Two competing Honolulu newspapers, The Honolulu Star-Bulletin and the Honolulu Advertiser, carried the Health Department list of births, showing a son born to the Obamas August 4, 1961. For some, these are the strongest evidence of President Obama’s birth in Hawaii because they are immune to modern tampering.
Strong as they are, would they be admissible in federal court? Are they excluded by the Hearsay Rule?
I believe that they well may be excluded. An important case on the admissibility of old newspapers is Dallas County v. Commercial Union Assurance Co. 286 F.2d 388 (5th Cir. 1961). Here’s a summary of the issue:
A clock tower at the Dallas County Courthouse fell, doing $100,000 in damage. The County filed a claim with the insurance company alleging that the structural failure was due to a lightning strike that happened a few days before. The insurance company countered that the damage was due to an existing structural fault in the building caused by a fire that occurred during the building’s construction in 1901. As proof of the fire, the insurance company offered a newspaper article from 1901 reporting the fire. The newspaper article was admitted, and the jury found in favor of the insurance company. The case was appealed on the question of whether the newspaper article was properly admitted. The circuit court said yes and the lower court was affirmed.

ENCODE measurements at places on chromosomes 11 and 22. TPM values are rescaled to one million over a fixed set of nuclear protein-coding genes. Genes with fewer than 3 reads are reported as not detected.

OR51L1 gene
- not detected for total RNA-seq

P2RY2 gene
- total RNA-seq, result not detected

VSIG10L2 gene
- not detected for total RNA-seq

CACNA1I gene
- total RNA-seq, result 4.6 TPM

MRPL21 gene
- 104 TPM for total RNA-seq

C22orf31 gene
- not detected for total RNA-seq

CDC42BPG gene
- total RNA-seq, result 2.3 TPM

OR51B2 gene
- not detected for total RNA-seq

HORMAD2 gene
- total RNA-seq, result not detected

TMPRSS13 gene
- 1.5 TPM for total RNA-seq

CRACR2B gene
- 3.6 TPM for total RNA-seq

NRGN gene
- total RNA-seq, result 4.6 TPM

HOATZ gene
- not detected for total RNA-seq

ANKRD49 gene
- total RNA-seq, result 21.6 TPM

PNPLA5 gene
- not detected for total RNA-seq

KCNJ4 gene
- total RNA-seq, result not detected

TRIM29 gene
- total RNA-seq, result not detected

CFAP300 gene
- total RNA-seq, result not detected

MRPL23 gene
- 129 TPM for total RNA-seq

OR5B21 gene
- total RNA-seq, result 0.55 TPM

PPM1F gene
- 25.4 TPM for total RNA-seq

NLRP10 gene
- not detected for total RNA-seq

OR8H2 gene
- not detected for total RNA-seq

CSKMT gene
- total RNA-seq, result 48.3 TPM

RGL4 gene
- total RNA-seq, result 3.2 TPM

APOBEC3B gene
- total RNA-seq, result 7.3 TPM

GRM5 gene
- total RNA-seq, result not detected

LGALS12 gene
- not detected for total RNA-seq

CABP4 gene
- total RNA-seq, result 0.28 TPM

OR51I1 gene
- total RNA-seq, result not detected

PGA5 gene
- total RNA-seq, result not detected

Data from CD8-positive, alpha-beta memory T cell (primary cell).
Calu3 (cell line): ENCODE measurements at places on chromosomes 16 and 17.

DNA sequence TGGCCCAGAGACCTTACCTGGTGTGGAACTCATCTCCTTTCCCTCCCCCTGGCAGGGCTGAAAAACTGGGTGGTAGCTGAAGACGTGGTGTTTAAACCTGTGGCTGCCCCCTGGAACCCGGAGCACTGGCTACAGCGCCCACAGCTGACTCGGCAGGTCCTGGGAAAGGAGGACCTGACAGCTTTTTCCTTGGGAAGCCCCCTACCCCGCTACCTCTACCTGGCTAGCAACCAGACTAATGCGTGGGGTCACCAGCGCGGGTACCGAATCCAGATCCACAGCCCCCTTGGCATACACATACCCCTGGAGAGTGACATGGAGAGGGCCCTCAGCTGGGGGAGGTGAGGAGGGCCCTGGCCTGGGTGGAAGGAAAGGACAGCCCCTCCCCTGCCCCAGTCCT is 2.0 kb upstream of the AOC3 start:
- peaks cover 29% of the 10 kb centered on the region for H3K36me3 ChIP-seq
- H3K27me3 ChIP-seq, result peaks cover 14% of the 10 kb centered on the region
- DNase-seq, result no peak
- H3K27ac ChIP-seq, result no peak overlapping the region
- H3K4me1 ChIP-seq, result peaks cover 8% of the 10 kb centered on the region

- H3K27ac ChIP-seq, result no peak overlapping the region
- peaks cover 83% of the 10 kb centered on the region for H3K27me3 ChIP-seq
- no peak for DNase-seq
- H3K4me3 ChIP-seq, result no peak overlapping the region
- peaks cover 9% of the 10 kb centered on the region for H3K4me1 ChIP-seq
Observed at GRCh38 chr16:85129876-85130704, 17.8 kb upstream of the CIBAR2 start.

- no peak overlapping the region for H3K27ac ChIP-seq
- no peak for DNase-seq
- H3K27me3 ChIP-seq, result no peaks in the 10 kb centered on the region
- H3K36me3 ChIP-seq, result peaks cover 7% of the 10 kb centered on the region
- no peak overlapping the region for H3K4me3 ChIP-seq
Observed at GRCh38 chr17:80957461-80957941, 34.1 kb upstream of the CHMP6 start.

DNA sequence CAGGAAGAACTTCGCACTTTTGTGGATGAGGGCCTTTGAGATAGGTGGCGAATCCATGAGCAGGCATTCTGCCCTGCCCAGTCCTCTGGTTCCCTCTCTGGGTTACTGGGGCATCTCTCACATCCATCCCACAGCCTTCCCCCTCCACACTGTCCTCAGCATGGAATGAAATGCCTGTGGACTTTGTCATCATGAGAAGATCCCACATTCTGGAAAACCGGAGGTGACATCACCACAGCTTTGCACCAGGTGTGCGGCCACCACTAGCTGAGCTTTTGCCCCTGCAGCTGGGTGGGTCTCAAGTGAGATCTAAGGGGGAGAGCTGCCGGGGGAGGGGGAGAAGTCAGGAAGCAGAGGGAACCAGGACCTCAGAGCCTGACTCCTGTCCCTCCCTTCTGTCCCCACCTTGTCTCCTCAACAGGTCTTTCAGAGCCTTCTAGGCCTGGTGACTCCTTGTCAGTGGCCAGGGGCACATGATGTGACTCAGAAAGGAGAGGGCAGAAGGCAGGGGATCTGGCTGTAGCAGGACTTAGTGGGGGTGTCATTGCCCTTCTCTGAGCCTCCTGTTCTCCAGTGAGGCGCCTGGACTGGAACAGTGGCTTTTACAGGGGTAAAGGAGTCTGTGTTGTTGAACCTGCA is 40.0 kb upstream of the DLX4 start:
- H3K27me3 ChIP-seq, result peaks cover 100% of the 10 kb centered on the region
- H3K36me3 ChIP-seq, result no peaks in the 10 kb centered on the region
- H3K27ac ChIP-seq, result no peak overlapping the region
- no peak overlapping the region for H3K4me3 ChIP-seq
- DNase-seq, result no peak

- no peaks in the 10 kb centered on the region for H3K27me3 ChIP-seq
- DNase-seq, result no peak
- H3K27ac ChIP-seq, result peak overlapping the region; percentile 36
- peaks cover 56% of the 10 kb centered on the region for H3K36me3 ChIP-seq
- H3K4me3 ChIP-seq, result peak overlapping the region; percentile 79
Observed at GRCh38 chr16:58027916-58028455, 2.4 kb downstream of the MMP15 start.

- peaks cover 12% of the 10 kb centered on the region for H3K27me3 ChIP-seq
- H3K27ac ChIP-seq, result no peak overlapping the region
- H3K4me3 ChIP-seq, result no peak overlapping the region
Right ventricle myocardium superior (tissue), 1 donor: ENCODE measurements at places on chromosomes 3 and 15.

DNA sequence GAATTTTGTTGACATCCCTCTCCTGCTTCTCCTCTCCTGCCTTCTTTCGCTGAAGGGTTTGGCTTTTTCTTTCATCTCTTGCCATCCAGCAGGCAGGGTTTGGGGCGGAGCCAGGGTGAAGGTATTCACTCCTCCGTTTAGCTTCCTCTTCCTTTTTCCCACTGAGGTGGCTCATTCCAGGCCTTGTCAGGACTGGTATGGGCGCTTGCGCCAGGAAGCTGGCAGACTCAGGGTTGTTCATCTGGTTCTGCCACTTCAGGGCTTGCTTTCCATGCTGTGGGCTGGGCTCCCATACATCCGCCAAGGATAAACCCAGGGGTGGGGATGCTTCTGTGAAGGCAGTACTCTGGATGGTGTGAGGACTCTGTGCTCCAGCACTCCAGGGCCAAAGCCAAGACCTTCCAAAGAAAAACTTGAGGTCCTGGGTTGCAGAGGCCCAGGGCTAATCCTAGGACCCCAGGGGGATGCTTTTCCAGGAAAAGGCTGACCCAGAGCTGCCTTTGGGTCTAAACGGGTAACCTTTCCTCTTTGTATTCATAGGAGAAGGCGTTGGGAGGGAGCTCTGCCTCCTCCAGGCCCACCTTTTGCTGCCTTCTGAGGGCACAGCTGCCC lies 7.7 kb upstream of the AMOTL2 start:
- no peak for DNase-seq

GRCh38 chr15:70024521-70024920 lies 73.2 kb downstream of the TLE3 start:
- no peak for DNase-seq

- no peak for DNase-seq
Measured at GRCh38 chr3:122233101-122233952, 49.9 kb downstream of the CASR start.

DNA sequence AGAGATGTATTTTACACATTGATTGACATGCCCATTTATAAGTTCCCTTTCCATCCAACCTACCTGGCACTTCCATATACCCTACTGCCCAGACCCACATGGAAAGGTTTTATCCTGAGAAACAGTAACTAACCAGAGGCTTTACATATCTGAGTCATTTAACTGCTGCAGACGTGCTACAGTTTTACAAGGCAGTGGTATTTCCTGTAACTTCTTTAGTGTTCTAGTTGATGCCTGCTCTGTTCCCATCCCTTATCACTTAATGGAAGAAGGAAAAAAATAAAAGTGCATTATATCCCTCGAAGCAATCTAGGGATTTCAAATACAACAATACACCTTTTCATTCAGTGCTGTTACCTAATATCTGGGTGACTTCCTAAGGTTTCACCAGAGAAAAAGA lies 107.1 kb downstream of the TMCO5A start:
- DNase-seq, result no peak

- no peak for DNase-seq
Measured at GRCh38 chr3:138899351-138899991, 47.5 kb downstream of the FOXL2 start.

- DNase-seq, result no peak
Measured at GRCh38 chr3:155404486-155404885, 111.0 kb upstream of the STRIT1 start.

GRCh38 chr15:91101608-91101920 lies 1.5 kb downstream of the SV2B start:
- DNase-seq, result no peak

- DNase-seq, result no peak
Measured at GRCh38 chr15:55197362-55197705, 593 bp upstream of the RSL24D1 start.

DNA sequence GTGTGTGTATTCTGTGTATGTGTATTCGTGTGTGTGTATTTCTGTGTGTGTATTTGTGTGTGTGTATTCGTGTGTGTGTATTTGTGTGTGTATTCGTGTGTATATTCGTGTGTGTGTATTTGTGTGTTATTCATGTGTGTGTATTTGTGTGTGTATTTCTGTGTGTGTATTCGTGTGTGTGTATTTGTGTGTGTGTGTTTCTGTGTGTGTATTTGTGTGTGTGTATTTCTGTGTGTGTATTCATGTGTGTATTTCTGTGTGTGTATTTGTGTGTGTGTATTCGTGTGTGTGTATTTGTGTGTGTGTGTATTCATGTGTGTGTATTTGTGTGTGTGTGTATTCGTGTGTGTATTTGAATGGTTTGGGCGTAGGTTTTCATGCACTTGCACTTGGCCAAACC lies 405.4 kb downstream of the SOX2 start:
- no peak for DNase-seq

The newspaper article was not among the explicit exceptions to the Hearsay Rule, but was admissible because it was more likely to be reliable than someone’s memory after 56 years and it was unlikely that a better source of information could be found. The court said:
it was properly admissible because it of its necessity, trustworthiness, relevance, and materialness
The newspaper accounts of Obama’s birth are trustworthy, relevant and material. They are not, however, necessary. Obama’s birth certificate is prima facie evidence of where he was born, and the newspaper accounts aren’t necessary to establish that fact.1
Since that 1961 case, Rule 807 Residual Exception has been added to the Federal Rules of Evidence and it expands on the concept of necessity in 807(a) allowing the exception when:
(3) it is more probative on the point for which it is offered than any other evidence that the proponent can obtain through reasonable efforts;
Obama’s birth certificate falls under an explicit exception to hearsay, in Rule 803:
(9) Public Records of Vital Statistics. A record of a birth, death, or marriage, if reported to a public office in accordance with a legal duty.
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1This article assumes that President Obama is a defendant and in a position to offer his birth certificate as evidence.